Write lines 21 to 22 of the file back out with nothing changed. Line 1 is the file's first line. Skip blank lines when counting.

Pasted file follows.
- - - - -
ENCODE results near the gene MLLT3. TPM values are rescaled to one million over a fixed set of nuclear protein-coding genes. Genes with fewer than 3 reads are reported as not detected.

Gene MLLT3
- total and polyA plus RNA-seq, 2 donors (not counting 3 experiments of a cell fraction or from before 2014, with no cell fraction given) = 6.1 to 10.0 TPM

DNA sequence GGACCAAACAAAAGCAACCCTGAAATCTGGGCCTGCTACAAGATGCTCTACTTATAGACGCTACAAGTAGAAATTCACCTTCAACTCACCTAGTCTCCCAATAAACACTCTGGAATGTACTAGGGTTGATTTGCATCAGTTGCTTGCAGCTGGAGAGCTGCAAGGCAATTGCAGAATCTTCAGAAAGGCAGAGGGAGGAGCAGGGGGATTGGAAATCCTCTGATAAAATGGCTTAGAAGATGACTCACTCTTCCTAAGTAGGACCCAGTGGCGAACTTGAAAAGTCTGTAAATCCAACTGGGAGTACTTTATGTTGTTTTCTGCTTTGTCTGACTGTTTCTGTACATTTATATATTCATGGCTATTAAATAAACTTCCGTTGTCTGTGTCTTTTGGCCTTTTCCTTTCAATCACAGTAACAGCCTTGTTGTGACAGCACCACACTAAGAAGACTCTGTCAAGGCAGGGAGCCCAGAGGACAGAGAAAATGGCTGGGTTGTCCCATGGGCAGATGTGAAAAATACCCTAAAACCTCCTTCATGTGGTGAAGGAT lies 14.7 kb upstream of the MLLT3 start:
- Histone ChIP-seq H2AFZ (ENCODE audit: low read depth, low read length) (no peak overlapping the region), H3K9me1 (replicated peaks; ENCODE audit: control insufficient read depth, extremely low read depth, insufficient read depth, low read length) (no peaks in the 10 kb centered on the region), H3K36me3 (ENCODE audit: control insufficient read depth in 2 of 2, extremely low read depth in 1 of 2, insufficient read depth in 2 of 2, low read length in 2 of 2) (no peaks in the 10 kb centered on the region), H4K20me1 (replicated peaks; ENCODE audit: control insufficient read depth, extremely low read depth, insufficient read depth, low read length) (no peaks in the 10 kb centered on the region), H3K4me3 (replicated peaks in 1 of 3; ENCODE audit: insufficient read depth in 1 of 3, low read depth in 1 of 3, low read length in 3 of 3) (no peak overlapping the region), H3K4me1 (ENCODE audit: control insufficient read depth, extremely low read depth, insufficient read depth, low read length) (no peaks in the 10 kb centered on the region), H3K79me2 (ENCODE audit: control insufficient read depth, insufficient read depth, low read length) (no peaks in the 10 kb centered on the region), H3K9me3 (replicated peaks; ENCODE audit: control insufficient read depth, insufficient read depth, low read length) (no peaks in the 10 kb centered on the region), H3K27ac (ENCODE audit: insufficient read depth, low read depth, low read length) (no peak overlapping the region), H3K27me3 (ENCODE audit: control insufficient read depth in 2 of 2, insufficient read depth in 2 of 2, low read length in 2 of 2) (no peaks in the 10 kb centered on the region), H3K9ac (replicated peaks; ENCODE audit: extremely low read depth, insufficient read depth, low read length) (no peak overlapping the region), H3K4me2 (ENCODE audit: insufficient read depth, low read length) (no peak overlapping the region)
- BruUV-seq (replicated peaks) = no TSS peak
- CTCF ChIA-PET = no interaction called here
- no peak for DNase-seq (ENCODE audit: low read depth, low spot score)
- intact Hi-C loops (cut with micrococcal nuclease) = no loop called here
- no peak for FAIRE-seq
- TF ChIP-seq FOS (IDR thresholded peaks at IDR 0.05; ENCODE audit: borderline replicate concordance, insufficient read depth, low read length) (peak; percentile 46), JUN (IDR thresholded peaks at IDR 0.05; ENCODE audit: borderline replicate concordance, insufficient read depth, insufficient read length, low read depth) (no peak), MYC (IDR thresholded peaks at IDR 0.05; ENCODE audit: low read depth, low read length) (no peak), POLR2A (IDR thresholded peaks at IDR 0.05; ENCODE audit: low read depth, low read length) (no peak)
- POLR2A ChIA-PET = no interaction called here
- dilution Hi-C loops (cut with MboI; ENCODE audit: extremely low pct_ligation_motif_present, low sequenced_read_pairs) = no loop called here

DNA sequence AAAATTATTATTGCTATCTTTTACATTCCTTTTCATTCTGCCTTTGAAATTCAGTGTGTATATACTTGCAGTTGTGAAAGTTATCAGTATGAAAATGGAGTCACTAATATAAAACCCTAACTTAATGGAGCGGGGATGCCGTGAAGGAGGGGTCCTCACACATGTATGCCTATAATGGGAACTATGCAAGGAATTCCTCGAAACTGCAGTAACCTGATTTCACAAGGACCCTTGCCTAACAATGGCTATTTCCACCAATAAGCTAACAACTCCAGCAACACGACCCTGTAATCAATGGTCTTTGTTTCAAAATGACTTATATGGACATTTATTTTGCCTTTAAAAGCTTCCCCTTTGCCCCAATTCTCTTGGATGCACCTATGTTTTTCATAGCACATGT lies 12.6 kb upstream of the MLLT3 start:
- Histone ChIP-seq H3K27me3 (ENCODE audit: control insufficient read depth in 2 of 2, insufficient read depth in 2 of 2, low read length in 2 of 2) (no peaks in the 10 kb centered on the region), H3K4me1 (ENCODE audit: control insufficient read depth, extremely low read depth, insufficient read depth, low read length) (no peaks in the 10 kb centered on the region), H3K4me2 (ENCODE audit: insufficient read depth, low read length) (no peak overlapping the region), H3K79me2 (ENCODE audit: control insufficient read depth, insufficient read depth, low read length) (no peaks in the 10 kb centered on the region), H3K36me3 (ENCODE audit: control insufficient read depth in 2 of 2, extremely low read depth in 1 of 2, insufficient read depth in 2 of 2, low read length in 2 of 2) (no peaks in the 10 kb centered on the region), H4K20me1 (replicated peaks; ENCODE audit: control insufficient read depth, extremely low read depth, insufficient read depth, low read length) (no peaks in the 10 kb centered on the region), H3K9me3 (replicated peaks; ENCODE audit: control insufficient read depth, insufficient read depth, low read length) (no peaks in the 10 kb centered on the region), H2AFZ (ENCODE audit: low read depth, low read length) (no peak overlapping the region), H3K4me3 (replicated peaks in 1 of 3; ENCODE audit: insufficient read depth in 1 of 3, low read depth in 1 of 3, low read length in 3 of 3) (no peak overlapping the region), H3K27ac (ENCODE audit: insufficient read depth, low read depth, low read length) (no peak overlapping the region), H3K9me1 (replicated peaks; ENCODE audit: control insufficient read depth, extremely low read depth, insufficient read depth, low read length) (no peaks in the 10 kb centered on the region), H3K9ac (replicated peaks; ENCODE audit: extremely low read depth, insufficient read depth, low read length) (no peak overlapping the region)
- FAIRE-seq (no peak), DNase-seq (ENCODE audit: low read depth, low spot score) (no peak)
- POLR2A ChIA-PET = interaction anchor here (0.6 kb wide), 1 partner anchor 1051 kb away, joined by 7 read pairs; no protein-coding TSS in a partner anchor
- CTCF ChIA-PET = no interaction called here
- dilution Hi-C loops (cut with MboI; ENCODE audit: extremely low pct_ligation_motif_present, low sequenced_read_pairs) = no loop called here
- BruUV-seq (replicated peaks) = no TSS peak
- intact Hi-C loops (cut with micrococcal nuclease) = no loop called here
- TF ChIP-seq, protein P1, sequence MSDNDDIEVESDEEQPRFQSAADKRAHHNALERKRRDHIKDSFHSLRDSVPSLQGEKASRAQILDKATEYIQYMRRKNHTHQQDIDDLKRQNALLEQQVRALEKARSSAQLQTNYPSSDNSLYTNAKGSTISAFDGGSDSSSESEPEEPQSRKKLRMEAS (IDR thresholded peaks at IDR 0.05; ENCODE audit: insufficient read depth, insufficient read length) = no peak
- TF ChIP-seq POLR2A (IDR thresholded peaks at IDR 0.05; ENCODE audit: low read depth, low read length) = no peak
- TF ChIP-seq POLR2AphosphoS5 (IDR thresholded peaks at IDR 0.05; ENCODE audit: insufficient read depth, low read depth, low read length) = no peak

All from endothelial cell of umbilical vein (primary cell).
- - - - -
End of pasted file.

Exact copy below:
- intact Hi-C loops (cut with micrococcal nuclease) = no loop called here
- TF ChIP-seq, protein P1, sequence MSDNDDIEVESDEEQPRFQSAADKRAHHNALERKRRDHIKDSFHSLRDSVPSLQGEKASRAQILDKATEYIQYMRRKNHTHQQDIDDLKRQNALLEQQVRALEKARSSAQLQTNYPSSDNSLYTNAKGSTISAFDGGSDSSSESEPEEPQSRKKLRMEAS (IDR thresholded peaks at IDR 0.05; ENCODE audit: insufficient read depth, insufficient read length) = no peak